These “top of the crop” tsavorites display a hue which is pure green. The gems are neither too dark, nor not too light. They are vivid and liverly. Most tsavorites from this production are very clean, which is also not common for green garnets (expected to have inclusions).

high end tsavorites

 

We hope you will find something which you will enjoy.

high end tsavorites

 

To learn more about tsavorites on our website, it’s right here!

Tsavorites

Impressive tsavorites

Tsavorites have been discovered in vary few places around the world. They are mainly mined in Tanzania (the Lemshuko tsavorite mine) and Kenya. Tsavorites are also found in Madagascar but in smaller sizes and quantities. Tsavorite is not only rare but even more so in bigger sizes. It is generally estimated that only 1% of all tsavorites are above 3 cts (after cutting). Tsavorites are formed under specific conditions; the important heat and pressure which formed tsavorite shattered most of the stones. Tsavorites, if not shattered, are expected to be included. A clean 3 cts tsavorite of the right color is thus not easy to come accross.

Swala Gem Traders has bought and mined a few very large pieces (some of which are pictured below). If a 3 cts tsavorite is considered large, how about a 20 cts gem? and a 50 cts? how about a 100 cts + tsavorite?

These huge pieces don’t seem to make much sense, do they? It seems as if they would have to defy nature to be so big and clean.

Pictures in this article are of from the Swala collection.

Winza corundum (ruby and sapphire)

Just a few pictures of the Winza corundum (ruby and sapphire). Swala Gem Traders had financed a team of ruby and sapphire miners in Winza. Multiple kilos of Winza corundum were brought back to us. Obviously, much of rubies and sapphires were either useless or of cabochon quality. Plenty smaller pieces (0.3-0.4cts) were beautiful and facetable. A few larger and very attractive pieces (above 3 cts) were also cut.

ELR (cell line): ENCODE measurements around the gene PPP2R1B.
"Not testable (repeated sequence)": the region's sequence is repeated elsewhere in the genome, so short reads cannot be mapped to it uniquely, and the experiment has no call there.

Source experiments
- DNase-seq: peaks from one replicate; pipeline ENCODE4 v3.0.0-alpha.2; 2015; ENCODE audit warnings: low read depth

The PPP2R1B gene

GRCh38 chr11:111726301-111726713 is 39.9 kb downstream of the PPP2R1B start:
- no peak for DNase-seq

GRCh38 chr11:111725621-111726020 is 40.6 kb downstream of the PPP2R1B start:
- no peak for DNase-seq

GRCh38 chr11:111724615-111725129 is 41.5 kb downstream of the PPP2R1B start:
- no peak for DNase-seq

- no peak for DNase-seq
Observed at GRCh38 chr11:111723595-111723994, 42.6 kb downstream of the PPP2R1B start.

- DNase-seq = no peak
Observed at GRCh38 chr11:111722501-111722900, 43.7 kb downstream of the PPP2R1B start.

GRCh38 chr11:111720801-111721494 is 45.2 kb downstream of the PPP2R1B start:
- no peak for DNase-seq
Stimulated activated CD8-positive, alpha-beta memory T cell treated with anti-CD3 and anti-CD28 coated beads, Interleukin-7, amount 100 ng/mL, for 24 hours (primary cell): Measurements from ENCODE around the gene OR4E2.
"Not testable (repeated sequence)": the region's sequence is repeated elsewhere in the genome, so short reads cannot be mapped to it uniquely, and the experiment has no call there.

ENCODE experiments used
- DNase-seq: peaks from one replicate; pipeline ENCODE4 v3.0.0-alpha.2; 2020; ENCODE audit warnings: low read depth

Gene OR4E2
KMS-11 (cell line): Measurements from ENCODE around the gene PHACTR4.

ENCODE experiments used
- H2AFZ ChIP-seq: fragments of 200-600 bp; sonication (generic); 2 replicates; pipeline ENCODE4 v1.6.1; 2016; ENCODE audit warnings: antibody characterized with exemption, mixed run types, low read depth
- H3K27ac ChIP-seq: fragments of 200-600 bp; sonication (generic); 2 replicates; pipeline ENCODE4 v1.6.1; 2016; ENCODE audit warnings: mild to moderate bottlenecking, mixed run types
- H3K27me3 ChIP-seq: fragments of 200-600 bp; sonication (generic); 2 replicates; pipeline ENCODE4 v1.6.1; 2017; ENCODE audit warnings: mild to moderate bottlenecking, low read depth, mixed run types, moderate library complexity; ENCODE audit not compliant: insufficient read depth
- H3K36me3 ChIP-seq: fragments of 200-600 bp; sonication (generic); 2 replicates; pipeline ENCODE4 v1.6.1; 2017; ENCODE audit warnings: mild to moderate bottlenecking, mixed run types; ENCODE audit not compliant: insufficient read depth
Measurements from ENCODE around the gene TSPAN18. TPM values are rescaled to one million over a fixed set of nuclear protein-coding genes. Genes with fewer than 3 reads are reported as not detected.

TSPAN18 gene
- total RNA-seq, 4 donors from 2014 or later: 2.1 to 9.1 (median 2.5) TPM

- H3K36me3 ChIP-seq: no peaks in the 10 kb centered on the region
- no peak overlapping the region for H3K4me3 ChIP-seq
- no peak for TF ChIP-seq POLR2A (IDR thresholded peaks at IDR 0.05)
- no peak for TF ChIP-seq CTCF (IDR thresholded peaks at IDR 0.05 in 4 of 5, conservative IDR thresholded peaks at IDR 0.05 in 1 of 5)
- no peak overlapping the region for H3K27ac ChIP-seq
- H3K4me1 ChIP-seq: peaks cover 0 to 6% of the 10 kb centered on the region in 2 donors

Winza Corundum

 

The Winza corundum (ruby, sapphire) displays interesting difference in colors, saturations and tones. Like most deposits, plenty of rough needs to be examined before finding nicely crystallized gems.

Bi-color Winza sapphire Bi-color Winza sapphire

Multicolored Winza sapphires can be found, rather unusual and collectors’ material.

Pink and red Winza corundum are found. Some of which of exceptionnal size/clarity/color combination.

More technical articles on Winza rubies can be found at the following links:

– Vincent Pardieu and Jean-Baptiste Senoble’s 2009 expedition to the corundum deposit in Winza

 

Vincent, with Mark at Swala Gem Traders’ office during Vincent and Jean-Baptiste’s trip to Winza.

– An expedition to Tanzania’s new Ruby deposit in Winza – InColor (pages 44 and onwards)

– Rubies and Sapphires from Winza, Central Tanzania – Gems & Gemology

Majestic Tarangire (northern Tanzania) elephants no gems could buy.